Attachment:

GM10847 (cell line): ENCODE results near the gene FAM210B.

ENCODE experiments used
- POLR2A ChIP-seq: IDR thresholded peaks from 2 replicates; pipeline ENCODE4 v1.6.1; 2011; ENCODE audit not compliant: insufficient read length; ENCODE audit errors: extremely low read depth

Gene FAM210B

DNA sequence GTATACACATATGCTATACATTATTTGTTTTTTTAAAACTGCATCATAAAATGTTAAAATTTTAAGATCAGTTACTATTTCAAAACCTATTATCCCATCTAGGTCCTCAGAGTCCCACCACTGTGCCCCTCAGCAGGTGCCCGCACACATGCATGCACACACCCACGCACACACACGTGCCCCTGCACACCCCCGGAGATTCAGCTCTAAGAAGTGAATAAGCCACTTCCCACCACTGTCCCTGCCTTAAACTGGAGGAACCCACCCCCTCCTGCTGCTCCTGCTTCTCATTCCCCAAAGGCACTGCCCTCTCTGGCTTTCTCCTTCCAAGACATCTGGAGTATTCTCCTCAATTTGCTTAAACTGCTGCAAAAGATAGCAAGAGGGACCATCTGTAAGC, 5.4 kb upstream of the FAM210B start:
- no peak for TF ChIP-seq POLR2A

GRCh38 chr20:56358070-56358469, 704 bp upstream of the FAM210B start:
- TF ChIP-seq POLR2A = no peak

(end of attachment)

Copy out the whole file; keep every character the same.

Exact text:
GM10847 (cell line): ENCODE results near the gene FAM210B.

ENCODE experiments used
- POLR2A ChIP-seq: IDR thresholded peaks from 2 replicates; pipeline ENCODE4 v1.6.1; 2011; ENCODE audit not compliant: insufficient read length; ENCODE audit errors: extremely low read depth

Gene FAM210B

DNA sequence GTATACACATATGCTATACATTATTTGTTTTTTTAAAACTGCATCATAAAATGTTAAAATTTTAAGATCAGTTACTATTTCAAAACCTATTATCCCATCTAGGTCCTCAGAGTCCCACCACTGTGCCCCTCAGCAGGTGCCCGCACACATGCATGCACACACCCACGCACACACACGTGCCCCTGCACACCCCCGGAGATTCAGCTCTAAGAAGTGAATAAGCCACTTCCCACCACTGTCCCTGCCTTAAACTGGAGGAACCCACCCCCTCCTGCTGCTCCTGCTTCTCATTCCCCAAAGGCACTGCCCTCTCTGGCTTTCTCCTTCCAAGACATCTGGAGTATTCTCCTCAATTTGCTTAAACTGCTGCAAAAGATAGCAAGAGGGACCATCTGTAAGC, 5.4 kb upstream of the FAM210B start:
- no peak for TF ChIP-seq POLR2A

GRCh38 chr20:56358070-56358469, 704 bp upstream of the FAM210B start:
- TF ChIP-seq POLR2A = no peak